That's all true, as far as it goes, but she doesn't mention the principle historical movement in this process, which is the rise of globalist power and the concomitant dismantling of national sovereignty. When decision-making in the majority of domestic matters has been handed over to anonymous committee members in foreign countries, whose conclusions are then cascaded down to the local administrators in Westminster and Whitehall, politics ceases to play any part in the action, and becomes mere punditry.
Towards the end, she contrasts the situation with that of the United States (and rattles my cage to boot):
'The Tea Party movement, which is based on the American revolutionary principle of "no taxation without representation", is challenging a government which seems to be threatening the freedom of the individual. The two sides hurl knowledgeable quotes from the founding fathers and the Constitution at one another. Where is the major British party that will engage in an argument of such force and scope? Who will question the received wisdom of the middle-ground consensus?'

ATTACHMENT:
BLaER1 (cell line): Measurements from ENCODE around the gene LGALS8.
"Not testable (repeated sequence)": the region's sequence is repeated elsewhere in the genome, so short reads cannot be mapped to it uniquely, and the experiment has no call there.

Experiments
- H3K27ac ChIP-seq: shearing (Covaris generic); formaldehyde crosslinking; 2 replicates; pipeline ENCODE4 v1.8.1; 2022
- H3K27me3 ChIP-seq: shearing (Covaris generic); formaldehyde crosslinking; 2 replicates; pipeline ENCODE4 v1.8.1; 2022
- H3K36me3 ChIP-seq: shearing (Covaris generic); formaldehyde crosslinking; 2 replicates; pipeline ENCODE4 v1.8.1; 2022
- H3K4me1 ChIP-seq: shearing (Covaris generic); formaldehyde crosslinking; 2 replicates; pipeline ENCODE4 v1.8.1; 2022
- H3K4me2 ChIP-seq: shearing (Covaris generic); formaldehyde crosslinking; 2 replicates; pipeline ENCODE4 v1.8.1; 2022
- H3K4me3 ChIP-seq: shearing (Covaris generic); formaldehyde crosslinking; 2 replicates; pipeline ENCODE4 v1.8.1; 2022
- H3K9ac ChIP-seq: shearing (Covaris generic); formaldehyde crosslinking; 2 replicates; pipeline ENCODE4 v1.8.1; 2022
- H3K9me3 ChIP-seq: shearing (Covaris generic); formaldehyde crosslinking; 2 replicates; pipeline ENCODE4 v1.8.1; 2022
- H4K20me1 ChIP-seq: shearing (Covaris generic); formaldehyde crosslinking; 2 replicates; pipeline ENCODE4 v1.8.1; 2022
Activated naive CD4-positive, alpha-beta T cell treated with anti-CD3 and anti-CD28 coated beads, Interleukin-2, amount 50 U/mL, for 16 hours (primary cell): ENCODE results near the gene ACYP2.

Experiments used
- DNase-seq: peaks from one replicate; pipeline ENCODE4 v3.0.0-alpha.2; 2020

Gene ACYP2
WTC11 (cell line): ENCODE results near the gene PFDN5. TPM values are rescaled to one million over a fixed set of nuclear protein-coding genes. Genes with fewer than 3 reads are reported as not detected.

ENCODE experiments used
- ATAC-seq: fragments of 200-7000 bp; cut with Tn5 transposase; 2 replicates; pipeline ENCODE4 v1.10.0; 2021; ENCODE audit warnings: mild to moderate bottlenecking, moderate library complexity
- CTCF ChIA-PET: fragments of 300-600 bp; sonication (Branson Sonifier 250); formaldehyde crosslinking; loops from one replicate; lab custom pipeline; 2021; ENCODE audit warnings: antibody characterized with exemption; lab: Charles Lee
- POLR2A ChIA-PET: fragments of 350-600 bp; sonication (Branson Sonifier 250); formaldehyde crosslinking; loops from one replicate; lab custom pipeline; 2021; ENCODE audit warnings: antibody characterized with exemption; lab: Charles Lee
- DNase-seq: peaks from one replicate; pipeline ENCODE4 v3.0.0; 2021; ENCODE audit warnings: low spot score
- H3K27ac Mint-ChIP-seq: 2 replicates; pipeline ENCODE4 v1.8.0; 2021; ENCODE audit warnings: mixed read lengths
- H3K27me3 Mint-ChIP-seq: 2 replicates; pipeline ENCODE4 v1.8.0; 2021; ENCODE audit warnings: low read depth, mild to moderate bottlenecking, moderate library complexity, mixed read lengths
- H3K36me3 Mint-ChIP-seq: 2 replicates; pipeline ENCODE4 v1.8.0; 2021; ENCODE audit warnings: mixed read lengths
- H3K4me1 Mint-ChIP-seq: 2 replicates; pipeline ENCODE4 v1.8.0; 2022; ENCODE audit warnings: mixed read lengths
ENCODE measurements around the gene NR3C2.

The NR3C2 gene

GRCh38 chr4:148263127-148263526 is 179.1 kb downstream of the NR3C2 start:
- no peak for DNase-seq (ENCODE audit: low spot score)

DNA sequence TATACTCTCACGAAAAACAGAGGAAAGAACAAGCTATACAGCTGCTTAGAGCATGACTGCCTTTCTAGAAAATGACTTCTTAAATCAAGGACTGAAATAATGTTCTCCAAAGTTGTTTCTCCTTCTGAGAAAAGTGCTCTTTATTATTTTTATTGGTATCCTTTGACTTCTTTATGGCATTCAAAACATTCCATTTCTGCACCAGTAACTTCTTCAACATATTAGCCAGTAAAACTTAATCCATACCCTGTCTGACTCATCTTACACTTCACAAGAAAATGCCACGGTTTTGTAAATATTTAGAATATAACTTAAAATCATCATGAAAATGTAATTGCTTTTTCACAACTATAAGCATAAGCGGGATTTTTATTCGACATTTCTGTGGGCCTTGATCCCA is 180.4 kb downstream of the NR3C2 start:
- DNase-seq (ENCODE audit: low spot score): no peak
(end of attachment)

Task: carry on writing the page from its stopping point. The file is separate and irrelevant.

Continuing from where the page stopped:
Wait a moment! "The two sides hurl knowledgeable quotes from the founding fathers and the Constitution at one another"?
I think, Janet, you'll find only one side is doing that, the side that loves the Constitution and the Bill of Rights and reveres the Founding Fathers, and that side is outside.